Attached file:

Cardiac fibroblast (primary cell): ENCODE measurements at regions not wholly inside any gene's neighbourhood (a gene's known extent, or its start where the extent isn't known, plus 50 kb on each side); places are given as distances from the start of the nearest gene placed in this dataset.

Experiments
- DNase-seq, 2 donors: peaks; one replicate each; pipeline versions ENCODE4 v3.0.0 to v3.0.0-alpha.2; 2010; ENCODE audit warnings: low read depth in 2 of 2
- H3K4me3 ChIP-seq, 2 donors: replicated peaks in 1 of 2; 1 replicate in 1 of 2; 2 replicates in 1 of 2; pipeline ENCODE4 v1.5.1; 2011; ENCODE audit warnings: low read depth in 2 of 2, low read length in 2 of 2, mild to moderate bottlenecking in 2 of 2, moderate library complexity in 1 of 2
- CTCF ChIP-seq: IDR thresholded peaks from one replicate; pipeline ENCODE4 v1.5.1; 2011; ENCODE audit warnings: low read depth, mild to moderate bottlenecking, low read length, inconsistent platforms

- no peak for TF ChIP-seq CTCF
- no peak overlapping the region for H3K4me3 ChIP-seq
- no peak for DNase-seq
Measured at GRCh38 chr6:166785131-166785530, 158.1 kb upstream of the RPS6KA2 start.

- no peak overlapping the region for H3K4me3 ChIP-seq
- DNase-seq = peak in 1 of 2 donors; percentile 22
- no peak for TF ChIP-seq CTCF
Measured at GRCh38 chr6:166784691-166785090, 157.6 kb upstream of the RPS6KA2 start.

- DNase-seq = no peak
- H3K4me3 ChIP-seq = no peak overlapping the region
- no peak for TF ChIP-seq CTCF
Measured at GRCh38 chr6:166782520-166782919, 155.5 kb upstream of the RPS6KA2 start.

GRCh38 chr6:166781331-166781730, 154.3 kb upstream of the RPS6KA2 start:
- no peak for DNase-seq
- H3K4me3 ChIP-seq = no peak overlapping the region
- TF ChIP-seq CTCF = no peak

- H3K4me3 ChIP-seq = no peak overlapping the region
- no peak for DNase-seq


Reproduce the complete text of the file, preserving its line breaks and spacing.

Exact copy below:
Cardiac fibroblast (primary cell): ENCODE measurements at regions not wholly inside any gene's neighbourhood (a gene's known extent, or its start where the extent isn't known, plus 50 kb on each side); places are given as distances from the start of the nearest gene placed in this dataset.

Experiments
- DNase-seq, 2 donors: peaks; one replicate each; pipeline versions ENCODE4 v3.0.0 to v3.0.0-alpha.2; 2010; ENCODE audit warnings: low read depth in 2 of 2
- H3K4me3 ChIP-seq, 2 donors: replicated peaks in 1 of 2; 1 replicate in 1 of 2; 2 replicates in 1 of 2; pipeline ENCODE4 v1.5.1; 2011; ENCODE audit warnings: low read depth in 2 of 2, low read length in 2 of 2, mild to moderate bottlenecking in 2 of 2, moderate library complexity in 1 of 2
- CTCF ChIP-seq: IDR thresholded peaks from one replicate; pipeline ENCODE4 v1.5.1; 2011; ENCODE audit warnings: low read depth, mild to moderate bottlenecking, low read length, inconsistent platforms

- no peak for TF ChIP-seq CTCF
- no peak overlapping the region for H3K4me3 ChIP-seq
- no peak for DNase-seq
Measured at GRCh38 chr6:166785131-166785530, 158.1 kb upstream of the RPS6KA2 start.

- no peak overlapping the region for H3K4me3 ChIP-seq
- DNase-seq = peak in 1 of 2 donors; percentile 22
- no peak for TF ChIP-seq CTCF
Measured at GRCh38 chr6:166784691-166785090, 157.6 kb upstream of the RPS6KA2 start.

- DNase-seq = no peak
- H3K4me3 ChIP-seq = no peak overlapping the region
- no peak for TF ChIP-seq CTCF
Measured at GRCh38 chr6:166782520-166782919, 155.5 kb upstream of the RPS6KA2 start.

GRCh38 chr6:166781331-166781730, 154.3 kb upstream of the RPS6KA2 start:
- no peak for DNase-seq
- H3K4me3 ChIP-seq = no peak overlapping the region
- TF ChIP-seq CTCF = no peak

- H3K4me3 ChIP-seq = no peak overlapping the region
- no peak for DNase-seq